International Trade in Environmental Technologies: the historical pattern under review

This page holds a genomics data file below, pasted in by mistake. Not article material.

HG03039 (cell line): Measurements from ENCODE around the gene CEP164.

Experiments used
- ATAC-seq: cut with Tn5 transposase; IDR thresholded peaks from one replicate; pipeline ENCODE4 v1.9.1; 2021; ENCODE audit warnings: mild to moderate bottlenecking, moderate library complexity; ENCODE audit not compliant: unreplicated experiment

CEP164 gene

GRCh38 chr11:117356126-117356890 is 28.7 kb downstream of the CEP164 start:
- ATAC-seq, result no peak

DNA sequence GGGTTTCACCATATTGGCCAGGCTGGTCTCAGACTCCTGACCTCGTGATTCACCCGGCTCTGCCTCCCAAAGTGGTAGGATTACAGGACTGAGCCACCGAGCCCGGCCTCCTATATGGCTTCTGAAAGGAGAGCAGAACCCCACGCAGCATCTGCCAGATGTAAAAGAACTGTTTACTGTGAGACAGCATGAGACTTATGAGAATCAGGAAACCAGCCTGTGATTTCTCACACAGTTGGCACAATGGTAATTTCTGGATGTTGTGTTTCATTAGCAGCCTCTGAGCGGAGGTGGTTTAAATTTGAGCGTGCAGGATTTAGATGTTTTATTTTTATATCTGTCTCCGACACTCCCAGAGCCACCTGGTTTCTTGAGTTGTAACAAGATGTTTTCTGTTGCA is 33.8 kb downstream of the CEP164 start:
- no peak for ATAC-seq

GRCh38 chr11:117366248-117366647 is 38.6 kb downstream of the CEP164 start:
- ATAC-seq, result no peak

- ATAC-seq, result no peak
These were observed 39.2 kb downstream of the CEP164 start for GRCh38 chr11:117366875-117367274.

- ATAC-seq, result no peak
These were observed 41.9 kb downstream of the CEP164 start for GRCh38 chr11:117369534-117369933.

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During the negotiations of the Doha Round (2001-2007), several studies reported the evident concern of developing countries with the negotiations on the liberalization of trade in environmental goods and services. This is because, given their structural dependence on technology imported from developed countries, the expected gains of this liberalization should concentrate in the latter. From this initial discussion, this article examines the international trade of environmental technologies between the years 2002 and 2013, more specifically, trade flows between OECD countries and non-member countries of the OECD, considered here as a reference to, respectively, developed and developing countries. The goal is to analyze the extent to which developed countries keep the leadership of exports and developing countries are limited to the status of environmental goods importers. The results show this pattern of trade, but the scenery changes with the rise of China and the decline of US and Japan's share. Regarding the level of tariff protection on environmental goods, the OECD member countries remain more open, ie, they apply low average import tariffs compared to those from OECD non-member countries.